Payson Initiates Tougher Water Conservation Policy


In a year when precipitation only reached about one-third of normal, the town of Payson took significant steps to protect its most precious resource.

In April, the "Town of Payson Groundwater Management 2002 Status Short Report" revealed that the town's water supply was holding its own, despite the driest winter recharge season on record. The study concluded that "current production capabilities are sufficient to meet demands for the 2002 summer season even amidst the worst winter drought recorded."


Jeff Durbin of the town of Payson Water Department sits amid some of the old, water-wasting toilets that have been replaced -- courtesy of the town -- by new high-tech, low-flow Japanese toilets that will help save water.

But to be safe, the water department began drawing up a drought emergency plan to aid in managing the water supply through conservation requirements in times of drought.

"With drought conditions persisting, the conservation of our water supplies becomes increasingly important," the report said. "Many cities and towns implement mandatory conservation measures in times of drought."

With the onset of summer, Pine and other surrounding communities began to experience water shortages. Many Pine residents were, in fact, without water for extended periods of time.

While Payson's water tanks were staying full, town officials announced that it was time for residents to start conserving like many of their Rim country neighbors.

"We can meet current demands, but it's not prudent to waste water," Mike Ploughe, town hydrogeologist, said. "So we're trying to get the word out that we all need to conserve water."

To that end, the water department asked the town council in June to change the way water conservation stages kick in.

"Now there's a town ordinance that says we go to level 2 if there's a certain percentage drop in our storage tanks, and so on," Ploughe said. "But even though we're in a drought, our production capacity is holding."

Public Works Director Buzz Walker therefore asked the council to be a little more restrictive.

Level 2 institutes a number of restrictions, including an odd-even street address system for outdoor watering, washing vehicles, hosing sidewalks and driveways, and for construction and other water-consuming activities.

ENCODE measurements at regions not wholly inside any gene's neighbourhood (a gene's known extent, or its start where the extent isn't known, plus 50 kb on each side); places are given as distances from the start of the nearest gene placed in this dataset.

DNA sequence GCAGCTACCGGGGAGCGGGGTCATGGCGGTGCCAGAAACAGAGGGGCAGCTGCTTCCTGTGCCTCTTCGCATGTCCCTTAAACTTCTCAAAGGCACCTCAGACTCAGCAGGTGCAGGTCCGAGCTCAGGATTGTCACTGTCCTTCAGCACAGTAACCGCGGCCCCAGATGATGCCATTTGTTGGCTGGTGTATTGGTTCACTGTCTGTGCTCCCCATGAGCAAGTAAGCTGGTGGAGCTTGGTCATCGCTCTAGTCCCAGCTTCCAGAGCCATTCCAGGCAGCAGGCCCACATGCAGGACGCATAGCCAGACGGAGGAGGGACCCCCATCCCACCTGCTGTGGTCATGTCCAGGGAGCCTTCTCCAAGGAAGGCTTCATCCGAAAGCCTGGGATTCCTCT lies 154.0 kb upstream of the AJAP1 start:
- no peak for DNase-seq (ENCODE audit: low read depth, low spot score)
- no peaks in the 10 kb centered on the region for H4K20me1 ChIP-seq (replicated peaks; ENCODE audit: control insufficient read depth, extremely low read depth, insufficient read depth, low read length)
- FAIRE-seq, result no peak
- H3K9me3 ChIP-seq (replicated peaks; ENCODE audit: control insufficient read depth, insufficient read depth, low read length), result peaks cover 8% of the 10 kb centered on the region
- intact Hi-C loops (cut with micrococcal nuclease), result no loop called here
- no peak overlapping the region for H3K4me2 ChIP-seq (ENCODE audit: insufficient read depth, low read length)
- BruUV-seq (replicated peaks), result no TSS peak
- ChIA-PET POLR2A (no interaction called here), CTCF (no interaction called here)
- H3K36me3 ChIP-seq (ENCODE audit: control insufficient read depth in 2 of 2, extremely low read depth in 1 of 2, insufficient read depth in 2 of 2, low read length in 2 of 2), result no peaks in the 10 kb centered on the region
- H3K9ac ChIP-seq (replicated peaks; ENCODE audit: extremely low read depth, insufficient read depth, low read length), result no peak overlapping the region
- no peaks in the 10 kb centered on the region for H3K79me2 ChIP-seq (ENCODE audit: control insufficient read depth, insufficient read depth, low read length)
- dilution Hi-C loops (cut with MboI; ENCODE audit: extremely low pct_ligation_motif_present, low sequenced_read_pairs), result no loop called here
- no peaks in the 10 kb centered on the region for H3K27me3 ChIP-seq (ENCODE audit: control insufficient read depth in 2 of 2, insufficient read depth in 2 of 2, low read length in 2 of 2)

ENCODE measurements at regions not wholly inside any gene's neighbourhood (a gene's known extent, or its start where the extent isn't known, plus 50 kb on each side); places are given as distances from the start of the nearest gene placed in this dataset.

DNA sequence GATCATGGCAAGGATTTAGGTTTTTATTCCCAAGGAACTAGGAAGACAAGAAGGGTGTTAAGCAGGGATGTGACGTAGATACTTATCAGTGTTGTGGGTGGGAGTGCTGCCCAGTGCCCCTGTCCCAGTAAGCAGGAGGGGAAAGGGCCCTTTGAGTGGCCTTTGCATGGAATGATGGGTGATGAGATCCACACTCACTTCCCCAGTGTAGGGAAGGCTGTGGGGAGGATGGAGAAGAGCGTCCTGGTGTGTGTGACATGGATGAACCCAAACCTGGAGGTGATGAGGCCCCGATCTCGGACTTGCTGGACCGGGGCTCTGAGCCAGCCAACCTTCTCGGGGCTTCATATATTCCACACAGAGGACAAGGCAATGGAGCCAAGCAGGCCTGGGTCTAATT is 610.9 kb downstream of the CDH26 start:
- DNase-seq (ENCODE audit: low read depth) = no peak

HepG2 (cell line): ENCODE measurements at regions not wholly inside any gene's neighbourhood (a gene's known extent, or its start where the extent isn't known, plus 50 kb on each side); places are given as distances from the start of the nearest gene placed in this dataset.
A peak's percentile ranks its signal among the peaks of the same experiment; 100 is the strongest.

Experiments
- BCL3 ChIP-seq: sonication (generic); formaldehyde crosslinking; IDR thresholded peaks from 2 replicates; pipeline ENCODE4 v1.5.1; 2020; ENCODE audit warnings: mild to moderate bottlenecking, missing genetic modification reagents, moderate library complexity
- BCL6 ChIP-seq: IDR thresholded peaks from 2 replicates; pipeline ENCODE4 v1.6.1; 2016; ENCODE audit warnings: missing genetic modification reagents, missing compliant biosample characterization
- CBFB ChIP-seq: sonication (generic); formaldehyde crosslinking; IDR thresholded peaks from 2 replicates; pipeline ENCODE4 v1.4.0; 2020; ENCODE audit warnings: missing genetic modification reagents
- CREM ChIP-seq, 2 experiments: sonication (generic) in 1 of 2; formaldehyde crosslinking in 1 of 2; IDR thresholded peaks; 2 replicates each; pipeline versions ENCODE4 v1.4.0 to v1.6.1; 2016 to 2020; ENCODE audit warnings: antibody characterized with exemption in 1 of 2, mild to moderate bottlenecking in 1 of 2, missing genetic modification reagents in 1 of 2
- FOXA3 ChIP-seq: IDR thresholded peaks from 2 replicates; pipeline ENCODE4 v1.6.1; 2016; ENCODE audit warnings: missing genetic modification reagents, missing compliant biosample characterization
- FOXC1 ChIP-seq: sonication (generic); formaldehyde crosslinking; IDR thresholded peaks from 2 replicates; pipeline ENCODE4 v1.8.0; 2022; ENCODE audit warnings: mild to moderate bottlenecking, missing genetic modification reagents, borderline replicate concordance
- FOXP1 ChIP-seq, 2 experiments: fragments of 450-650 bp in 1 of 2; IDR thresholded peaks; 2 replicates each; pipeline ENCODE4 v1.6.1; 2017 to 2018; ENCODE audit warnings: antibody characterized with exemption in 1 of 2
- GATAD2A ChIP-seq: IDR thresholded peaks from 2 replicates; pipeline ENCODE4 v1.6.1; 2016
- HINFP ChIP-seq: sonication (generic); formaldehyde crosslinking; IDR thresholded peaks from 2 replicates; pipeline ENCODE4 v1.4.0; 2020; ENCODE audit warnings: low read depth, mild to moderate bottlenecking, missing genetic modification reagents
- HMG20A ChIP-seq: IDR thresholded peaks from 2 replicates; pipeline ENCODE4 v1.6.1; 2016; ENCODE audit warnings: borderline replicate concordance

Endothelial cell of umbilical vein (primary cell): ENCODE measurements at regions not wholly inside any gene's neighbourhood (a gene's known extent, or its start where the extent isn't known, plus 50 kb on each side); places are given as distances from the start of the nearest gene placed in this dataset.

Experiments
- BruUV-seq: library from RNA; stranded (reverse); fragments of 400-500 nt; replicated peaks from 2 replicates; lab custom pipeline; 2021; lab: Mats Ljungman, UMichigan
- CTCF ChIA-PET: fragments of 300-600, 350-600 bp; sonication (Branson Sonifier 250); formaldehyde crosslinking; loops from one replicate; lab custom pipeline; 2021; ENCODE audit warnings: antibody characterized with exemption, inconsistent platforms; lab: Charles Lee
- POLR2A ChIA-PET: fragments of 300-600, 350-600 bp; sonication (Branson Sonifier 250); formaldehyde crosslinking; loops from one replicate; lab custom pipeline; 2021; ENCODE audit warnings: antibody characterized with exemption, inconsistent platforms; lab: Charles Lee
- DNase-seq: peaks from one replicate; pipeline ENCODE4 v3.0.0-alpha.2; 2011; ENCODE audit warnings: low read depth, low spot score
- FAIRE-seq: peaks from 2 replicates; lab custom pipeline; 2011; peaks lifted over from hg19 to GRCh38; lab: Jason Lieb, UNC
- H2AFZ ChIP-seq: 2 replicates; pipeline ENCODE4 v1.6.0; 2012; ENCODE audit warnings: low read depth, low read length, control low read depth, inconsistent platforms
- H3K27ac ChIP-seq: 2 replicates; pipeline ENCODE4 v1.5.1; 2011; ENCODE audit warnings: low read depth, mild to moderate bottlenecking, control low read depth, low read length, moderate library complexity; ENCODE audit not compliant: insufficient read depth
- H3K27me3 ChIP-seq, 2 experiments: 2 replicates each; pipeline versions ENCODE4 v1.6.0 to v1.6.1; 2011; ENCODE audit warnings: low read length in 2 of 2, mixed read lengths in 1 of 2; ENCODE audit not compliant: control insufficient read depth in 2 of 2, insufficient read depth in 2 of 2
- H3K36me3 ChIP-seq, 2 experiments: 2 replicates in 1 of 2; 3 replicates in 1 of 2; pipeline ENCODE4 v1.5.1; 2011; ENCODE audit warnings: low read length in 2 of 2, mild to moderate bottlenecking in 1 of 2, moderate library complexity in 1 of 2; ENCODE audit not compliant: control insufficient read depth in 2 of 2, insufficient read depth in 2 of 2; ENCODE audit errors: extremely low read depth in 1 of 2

The new restrictions were implemented June 13, but were largely ineffective as consumption climbed to record levels during the summer. Water usage, in fact, increased every month during 2002 over the same month in 2001.

When the restrictions were lifted in November, Walker emphasized the continuing need for prudent water use.

With the critical summer season finally over, Walker turned to the drafting of a new water conservation ordinance based on the previous year's rainfall that would serve as a key component of the drought emergency plan.

When finished, it was approved by the council and took effect March 1, 2003.

The 12-page ordinance replaces one that delineated conservation stage levels according to the amount of water in storage tanks. It represents a major step for the town, Walker noted.

"Water is easy to take for granted," he said. "We haven't had anything but advisory restrictions, and we're taking the next step now to protect what we have."

The new ordinance is primarily aimed at outside water use.

"What the average customer will notice is the restrictions on water use outside the house," Walker said. "The major aspect is that if we don't get an appreciable amount of rain from now until April to bring our yearly total up, this ordinance keys the water-use restrictions so that what we use each summer is what we got last winter.

"We're into our reserves and we have been for a number of years, so what the average person will see if we don't get a really wet spring is restrictions put into effect that vary anywhere from alternate day plant watering to no plant watering and no car washing. (No outside watering) is a distinct possibility if we don't get a lot of precipitation."

Increasingly grim long-range forecasts and a relentless growth in consumption caused the town to take action when it did.

The town also introduced a low-flow toilet replacement program in 2002 using a high-quality Japanese toilet made by Toto.

"We're replacing old toilets in houses built before 1991 with the best toilet made -- and it's absolutely free," Jeff Durbin, town water resource specialist, said.

The new toilets use 1.6 gallons of water per flush, a savings of at least two gallons over older models. According to a cost-effectiveness study conducted by the town, the average household can operate the new Toto toilet on $45 worth of water a year, compared to $110 for older models.

"The bottom line," Durbin said, "is that every drop counts."

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